Those who encounter God in this wrestling match find themselves at the intersection between “who I’ve always been” and “who I am called to be.” It’s a transformation place, a game-changing place, a place where God touches us and blesses us. God is the real deal; who wants to wrestle with something fake?

That reminds us that there are a whole lot of things with which we can wrestle that aren’t God. We can’t expect to receive the touch of God and the blessings of God unless we’re actually wrestling with God. I think we sometimes wrestle with all sorts of other things and fool ourselves into thinking those things are God – wrestling with career, family, wealth, property, power, or prestige. We wrestle and we struggle and then wonder why we’re not receiving God’s blessings. It’s simple – those things can’t give us God’s blessings because they are not God.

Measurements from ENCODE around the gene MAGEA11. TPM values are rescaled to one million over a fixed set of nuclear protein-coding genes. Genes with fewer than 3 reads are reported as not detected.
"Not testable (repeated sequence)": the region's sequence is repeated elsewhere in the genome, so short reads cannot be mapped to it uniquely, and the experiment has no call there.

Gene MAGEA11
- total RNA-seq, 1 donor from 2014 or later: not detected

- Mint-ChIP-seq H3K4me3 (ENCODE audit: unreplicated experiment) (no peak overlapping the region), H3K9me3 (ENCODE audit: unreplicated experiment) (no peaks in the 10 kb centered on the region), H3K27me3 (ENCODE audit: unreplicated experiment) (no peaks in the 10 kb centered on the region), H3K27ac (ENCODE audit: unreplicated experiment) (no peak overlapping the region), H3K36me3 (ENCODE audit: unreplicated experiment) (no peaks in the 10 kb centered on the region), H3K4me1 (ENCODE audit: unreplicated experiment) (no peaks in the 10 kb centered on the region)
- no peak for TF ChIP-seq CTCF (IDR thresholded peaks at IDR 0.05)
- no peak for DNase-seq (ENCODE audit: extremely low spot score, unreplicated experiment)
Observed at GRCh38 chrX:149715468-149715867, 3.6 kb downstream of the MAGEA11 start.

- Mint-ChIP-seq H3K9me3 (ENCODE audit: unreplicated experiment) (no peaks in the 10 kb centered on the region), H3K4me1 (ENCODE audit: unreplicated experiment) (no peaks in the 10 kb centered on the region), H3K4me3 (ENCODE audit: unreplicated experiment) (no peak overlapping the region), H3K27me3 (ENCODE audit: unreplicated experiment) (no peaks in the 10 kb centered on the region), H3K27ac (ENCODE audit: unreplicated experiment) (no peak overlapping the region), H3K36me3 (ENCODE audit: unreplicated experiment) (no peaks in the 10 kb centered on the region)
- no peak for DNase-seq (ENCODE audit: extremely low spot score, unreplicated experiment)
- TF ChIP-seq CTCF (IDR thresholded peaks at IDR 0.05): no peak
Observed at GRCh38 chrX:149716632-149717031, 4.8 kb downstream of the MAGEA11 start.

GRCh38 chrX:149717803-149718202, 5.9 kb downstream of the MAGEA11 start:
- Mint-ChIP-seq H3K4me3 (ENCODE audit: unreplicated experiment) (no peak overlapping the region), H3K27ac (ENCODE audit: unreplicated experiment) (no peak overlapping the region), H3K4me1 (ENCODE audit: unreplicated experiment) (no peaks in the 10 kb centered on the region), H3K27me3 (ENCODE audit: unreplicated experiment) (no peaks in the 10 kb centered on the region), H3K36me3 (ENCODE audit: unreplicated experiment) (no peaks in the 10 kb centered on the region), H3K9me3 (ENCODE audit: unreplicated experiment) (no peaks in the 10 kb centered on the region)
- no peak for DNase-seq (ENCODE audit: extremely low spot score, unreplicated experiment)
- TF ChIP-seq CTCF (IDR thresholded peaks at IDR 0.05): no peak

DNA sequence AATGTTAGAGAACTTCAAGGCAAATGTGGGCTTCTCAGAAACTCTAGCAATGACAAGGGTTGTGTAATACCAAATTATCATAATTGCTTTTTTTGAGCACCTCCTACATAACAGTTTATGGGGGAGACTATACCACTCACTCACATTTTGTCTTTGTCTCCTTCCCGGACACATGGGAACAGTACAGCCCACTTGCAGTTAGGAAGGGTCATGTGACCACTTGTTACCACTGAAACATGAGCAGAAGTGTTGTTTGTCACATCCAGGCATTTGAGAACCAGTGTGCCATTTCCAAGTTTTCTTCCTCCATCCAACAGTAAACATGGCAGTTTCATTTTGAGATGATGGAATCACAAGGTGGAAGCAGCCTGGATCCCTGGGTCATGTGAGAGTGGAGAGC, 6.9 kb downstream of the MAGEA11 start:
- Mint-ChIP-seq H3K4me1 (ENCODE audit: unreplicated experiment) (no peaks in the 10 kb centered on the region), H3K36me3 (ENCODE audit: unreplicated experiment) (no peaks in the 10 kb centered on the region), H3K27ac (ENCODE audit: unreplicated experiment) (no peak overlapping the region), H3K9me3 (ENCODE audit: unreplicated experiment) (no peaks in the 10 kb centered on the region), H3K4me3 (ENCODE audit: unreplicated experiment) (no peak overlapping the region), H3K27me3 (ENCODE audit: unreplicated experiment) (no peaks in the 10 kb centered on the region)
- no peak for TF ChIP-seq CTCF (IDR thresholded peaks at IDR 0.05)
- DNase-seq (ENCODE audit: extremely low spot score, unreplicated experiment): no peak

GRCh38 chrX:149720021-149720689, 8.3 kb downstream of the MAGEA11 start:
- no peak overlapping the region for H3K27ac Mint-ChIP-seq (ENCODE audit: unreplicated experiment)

And so, I’ve just got a very basic and simple question for you this morning: Have you been wrestling lately? And if so, have you been wrestling with God?

Have you wrestled with the truth about who and what you are? Have you honestly confronted and been confronted by the truth about you who are and who you have been? If you have, that’s great, and if you haven’t, today’s a great day to start.

But I’ve got to remind you that the story doesn’t end there, for no matter who you are or have been, God is still calling you to something greater. That is the second truth, and it’s the greater and more determinative of the two. Telling the truth about who God is calling us to be creates for us an open and hopeful future and girds us with the courage to embrace it.

When God alters our understanding of who we are, something changes in our relationship with God and others. A new kind of love flows through us. Love begets love. The more you give of yourself to God the more things change in the way you perceive other people and the more things change in the way they relate to you.

That change is a blessing – the very blessing God provides when we have wrestled with God and found our lives re-named in God’s redemptive story.